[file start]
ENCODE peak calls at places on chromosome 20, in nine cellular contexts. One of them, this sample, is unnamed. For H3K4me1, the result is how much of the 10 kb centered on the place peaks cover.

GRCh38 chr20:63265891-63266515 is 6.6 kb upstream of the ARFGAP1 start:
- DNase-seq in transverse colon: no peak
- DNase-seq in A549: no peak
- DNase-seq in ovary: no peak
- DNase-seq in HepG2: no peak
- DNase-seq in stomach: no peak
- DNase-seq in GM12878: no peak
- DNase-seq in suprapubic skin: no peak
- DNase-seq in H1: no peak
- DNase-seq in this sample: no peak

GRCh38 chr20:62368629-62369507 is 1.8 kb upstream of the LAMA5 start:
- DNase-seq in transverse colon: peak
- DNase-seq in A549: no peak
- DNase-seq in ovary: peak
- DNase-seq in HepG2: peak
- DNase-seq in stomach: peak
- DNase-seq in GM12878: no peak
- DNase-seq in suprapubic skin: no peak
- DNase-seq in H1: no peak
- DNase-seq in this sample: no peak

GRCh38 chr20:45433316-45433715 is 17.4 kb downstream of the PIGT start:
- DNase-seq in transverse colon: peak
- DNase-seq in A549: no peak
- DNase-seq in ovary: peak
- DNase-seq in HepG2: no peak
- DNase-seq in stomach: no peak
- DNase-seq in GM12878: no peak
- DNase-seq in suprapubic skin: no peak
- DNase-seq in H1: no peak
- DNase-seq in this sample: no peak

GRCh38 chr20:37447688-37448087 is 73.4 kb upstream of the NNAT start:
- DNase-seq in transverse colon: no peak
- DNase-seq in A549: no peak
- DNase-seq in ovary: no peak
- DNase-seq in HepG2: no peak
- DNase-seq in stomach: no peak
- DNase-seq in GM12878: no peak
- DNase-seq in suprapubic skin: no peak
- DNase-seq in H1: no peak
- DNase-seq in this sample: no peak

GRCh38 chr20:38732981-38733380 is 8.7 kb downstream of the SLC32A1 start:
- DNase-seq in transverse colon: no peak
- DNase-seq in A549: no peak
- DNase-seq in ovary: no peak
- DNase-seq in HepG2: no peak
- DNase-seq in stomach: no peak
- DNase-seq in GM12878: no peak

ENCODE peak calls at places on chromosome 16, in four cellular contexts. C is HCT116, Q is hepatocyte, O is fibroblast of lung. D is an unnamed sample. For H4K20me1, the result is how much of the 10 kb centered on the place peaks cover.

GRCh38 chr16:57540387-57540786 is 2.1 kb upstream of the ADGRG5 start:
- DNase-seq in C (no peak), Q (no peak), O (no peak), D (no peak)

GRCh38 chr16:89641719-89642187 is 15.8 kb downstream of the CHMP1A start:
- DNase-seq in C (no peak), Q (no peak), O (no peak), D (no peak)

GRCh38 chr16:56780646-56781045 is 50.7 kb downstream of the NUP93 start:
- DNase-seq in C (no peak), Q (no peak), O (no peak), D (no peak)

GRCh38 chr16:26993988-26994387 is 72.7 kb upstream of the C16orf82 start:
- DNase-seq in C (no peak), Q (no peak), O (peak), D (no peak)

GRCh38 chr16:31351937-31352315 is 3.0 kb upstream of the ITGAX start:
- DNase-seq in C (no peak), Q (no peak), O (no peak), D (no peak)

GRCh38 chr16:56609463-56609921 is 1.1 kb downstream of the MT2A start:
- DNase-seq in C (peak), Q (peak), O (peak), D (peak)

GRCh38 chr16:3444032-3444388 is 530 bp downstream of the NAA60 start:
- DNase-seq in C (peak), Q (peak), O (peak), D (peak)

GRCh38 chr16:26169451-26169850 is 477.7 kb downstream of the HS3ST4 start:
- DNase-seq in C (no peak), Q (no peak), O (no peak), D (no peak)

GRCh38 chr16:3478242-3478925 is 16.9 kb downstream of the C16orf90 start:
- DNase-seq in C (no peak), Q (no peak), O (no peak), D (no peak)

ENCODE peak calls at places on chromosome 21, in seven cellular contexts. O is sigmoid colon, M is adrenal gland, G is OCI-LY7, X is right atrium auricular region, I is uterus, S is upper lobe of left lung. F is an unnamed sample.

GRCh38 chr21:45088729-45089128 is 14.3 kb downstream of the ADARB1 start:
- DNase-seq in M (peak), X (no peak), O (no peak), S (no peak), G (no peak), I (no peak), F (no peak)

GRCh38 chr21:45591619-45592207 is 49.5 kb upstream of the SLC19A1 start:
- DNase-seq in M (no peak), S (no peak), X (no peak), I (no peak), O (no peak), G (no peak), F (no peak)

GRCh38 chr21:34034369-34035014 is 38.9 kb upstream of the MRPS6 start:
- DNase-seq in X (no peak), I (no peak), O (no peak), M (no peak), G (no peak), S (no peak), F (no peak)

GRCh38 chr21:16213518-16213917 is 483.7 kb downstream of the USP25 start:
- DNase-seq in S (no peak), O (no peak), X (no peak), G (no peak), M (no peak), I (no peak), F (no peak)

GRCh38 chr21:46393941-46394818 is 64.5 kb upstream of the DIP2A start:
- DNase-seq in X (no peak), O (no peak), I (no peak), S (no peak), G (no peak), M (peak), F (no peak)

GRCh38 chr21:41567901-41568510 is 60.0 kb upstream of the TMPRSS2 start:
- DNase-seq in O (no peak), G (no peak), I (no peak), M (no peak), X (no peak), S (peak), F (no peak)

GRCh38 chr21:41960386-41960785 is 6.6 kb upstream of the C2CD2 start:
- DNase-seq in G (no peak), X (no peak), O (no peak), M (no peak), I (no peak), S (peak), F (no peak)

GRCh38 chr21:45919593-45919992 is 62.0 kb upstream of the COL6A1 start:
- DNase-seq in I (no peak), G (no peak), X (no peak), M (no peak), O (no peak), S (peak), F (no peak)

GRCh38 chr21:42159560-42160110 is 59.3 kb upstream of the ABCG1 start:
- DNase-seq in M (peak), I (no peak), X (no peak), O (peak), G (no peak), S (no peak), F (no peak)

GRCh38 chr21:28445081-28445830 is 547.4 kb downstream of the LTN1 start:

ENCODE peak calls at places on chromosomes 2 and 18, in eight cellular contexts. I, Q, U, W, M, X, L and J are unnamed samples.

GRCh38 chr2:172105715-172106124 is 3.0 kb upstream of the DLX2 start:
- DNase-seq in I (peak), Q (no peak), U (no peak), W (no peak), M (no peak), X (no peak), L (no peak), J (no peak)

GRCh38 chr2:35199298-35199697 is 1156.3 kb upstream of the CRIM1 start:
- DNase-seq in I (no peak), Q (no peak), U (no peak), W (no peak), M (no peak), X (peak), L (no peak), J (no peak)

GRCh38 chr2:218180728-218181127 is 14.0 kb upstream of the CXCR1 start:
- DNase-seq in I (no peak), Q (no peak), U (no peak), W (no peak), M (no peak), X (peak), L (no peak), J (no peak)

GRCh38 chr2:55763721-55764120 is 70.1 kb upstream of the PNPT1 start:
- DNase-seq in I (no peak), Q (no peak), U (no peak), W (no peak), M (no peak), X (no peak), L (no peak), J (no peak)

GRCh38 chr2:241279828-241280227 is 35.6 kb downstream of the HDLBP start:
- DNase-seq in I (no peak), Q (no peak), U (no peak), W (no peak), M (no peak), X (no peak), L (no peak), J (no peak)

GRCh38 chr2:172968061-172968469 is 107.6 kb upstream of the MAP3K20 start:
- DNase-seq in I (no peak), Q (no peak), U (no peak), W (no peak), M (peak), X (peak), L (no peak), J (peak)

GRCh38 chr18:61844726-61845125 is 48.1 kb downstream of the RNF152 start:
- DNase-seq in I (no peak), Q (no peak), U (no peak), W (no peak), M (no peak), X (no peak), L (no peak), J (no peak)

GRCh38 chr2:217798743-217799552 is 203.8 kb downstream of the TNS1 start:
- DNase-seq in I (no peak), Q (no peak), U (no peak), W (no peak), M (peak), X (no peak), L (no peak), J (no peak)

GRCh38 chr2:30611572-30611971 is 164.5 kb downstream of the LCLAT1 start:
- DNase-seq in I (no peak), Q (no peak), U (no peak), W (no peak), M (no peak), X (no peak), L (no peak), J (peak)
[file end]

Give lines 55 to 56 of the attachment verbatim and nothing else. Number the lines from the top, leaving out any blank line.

- DNase-seq in C (no peak), Q (no peak), O (no peak), D (no peak)

GRCh38 chr16:26993988-26994387 is 72.7 kb upstream of the C16orf82 start: